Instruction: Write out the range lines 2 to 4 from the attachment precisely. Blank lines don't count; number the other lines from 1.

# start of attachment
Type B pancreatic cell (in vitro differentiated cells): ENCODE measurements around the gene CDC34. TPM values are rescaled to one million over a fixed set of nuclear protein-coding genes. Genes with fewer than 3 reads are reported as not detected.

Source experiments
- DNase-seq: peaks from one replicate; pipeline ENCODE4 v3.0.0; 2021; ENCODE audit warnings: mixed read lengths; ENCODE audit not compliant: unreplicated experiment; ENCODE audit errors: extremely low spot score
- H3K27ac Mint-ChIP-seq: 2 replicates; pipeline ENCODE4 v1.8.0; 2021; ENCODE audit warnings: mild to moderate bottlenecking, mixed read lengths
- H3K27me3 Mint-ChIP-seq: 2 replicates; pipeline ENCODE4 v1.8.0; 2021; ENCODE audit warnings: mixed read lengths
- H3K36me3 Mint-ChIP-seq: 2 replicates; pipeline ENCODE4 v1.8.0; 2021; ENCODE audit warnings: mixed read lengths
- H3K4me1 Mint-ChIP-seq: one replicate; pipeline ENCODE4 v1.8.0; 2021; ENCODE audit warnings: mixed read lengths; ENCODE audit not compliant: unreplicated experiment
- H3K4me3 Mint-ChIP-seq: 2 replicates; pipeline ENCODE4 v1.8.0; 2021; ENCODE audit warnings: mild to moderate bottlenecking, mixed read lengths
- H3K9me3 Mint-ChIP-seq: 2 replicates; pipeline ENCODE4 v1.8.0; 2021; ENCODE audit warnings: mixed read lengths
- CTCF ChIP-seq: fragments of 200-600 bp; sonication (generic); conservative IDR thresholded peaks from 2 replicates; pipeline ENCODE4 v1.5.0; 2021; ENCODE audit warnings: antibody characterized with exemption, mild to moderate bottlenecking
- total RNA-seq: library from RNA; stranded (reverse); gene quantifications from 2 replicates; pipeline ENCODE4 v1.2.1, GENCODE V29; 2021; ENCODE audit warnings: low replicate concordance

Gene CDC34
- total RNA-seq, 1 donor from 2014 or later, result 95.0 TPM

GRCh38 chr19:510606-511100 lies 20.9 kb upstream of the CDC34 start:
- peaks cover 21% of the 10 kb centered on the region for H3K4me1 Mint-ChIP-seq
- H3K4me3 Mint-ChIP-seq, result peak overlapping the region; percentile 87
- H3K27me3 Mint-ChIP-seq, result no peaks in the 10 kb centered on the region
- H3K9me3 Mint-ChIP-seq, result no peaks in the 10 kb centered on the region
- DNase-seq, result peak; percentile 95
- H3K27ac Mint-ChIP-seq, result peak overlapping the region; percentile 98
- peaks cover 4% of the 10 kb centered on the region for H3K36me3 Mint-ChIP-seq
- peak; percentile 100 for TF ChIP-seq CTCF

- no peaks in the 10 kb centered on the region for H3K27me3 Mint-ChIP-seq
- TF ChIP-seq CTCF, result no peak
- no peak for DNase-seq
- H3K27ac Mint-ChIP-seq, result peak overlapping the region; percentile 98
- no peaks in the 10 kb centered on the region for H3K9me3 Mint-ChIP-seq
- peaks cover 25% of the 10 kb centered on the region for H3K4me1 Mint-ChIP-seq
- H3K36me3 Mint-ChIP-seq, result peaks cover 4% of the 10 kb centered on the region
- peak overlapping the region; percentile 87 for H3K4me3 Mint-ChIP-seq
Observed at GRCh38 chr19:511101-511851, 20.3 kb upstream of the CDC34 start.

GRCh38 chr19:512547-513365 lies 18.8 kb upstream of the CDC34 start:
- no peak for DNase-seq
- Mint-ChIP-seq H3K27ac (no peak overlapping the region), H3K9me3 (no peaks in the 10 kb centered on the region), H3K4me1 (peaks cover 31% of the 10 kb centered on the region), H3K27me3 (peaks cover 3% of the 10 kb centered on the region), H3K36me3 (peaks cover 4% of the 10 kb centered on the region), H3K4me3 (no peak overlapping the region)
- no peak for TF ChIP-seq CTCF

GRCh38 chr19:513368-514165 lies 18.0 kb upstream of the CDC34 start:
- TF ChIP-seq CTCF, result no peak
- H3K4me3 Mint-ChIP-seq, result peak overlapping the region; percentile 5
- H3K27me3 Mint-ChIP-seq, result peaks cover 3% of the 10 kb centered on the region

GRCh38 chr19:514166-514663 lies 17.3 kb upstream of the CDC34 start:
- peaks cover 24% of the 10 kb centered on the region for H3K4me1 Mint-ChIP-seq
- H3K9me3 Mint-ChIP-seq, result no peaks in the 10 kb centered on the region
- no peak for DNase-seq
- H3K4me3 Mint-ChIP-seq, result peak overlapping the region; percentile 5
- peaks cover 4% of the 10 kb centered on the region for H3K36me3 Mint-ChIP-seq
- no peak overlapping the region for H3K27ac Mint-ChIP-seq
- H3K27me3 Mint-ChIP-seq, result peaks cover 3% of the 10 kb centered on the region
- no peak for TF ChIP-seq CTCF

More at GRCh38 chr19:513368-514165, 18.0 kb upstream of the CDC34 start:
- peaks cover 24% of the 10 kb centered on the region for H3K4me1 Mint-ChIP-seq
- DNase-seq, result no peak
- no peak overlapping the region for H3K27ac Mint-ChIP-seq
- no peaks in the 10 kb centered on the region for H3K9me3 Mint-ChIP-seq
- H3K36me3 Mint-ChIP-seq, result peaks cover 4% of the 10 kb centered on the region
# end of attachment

Source experiments
- DNase-seq: peaks from one replicate; pipeline ENCODE4 v3.0.0; 2021; ENCODE audit warnings: mixed read lengths; ENCODE audit not compliant: unreplicated experiment; ENCODE audit errors: extremely low spot score
- H3K27ac Mint-ChIP-seq: 2 replicates; pipeline ENCODE4 v1.8.0; 2021; ENCODE audit warnings: mild to moderate bottlenecking, mixed read lengths